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Why Zone-Based Real-time Location Systems Are Superior
For indoor applications, zone-based approaches provide far more reliable results than triangulation-based methods, and at a cheaper cost.
Aug 22, 2011—RFID localization can be accomplished either by triangulation or by zoning. Triangulation involves using sophisticated algorithms to localize an RFID tag, based on compared readings collected by three or more interrogators. Zoning, on the other hand, consists of allocating a reader to each zone (room), and tuning its gain in order to detect only tags within said zone. Alternately, with second-generation zoning systems, a single reader can be installed and tuned to cover a large area, with a beacon device deployed within each individual room, in order to delineate a zone.
Since the early days of active RFID, manufacturers have announced that they would be capable of accurately localizing objects with only three readers, using RF triangulation algorithms. More than 10 years after these great promises were first made, however, it has become clear that for indoor real-time location systems (RTLS), a zoning-based approach provides far more reliable results than the respective triangulation-based methods, while at the same time being more cost-effective.
Triangulation methods were initially based on using RF expansion equations, and comparing the relative signal intensity received by three different readers from a single tag. Each reader's location (coordinates) is recorded at the site of its initial installation. Solving these equations should theoretically lead to knowing the tag's coordinates. This method is known as relative signal strength intensity (RSSI) triangulation. The initial results rapidly showed that this method was not entirely accurate outdoors, and that it was clearly unreliable in indoor environments, especially with partitions. Several causes for these inaccuracies were identified.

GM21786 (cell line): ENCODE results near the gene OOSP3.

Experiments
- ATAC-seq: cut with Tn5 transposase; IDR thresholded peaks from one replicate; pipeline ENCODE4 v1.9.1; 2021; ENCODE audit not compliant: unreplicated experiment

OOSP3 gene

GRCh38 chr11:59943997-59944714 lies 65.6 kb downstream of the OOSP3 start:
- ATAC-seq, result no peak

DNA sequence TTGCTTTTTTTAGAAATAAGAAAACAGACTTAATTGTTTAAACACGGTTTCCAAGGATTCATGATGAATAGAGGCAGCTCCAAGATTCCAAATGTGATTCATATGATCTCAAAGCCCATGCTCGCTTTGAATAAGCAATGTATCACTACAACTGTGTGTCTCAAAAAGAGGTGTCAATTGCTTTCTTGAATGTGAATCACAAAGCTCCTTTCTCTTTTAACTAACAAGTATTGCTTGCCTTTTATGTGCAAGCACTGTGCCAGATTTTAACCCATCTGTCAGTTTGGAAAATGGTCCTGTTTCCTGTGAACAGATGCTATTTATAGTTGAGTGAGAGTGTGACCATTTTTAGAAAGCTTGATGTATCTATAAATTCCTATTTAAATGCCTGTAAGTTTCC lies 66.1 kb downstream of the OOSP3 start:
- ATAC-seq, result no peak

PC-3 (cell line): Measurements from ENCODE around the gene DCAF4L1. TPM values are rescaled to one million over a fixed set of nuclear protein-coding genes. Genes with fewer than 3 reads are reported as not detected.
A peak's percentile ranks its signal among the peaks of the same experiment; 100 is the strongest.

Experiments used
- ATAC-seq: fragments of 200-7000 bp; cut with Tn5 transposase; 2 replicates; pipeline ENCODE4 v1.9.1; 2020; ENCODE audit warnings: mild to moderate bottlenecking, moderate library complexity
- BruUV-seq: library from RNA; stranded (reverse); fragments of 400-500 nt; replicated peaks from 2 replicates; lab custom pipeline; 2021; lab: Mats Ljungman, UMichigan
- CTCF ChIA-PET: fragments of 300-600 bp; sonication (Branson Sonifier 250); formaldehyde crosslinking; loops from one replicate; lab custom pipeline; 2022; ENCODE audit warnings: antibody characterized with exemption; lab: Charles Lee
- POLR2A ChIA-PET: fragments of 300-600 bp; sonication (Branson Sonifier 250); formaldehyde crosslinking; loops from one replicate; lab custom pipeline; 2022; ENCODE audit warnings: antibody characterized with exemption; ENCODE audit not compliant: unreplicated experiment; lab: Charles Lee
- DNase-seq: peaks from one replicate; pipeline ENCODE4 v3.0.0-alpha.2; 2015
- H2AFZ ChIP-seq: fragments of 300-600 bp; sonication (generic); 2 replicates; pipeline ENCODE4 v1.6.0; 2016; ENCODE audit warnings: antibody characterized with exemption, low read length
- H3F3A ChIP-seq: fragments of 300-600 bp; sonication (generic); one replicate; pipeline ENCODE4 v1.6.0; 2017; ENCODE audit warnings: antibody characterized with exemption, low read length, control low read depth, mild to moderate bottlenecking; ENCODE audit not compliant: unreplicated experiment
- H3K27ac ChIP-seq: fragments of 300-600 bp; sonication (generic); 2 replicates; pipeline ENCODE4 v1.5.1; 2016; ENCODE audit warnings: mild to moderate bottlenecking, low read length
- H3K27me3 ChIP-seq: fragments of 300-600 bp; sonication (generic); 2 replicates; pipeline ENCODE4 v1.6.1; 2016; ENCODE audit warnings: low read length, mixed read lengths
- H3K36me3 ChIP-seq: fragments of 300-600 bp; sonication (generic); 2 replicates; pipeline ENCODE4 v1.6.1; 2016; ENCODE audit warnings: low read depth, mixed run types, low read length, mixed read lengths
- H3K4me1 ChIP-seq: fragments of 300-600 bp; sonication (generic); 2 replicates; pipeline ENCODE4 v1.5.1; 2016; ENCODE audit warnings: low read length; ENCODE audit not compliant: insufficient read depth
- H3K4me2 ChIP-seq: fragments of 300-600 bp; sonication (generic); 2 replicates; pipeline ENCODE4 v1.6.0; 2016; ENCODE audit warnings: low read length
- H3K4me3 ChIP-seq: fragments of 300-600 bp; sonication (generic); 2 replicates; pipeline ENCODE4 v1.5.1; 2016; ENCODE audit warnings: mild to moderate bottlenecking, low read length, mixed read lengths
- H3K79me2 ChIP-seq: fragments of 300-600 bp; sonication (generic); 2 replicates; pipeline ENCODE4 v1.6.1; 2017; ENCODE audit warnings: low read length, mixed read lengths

The accuracy of the results obtained outdoors with RSSI triangulation was typically plus or minus 10 percent to 15 percent of the distances between the readers. If the interrogators are situated 50 meters (164 feet) apart, for example, the location accuracy will be +/-7 meters (23 feet) or more.
The main reasons for these inaccuracies are:
1. The sensitivity of commercial readers varies from one reader to the other.
2. Reflections in the passage of the RF beams toward each of the readers (from the floor or other elements) are not identical, and can not be ignored.
3. Readers at certain distances can be affected by destructive interferences between the direct beam and a reflected beam from the floor or any other possible reflection.
4. The tag is not uniformly emitting to a range of 360 degrees.
The triangulation-based application in indoor environments with partitions suffers from all of the abovementioned shortcomings. What's more, the results of RSSI-based triangulation indoors within an environment with partitions are especially erratic and unstable. The received signal intensity depends on the types of walls, furniture, persons and other partitions encountered by the beam on its way from the tag to the reader. A path going through open doors, windows and so forth often arrives at the receiver with an intensity that is much higher than the direct path, despite the fact that the distance traveled by said indirect beam was much greater that the direct line.
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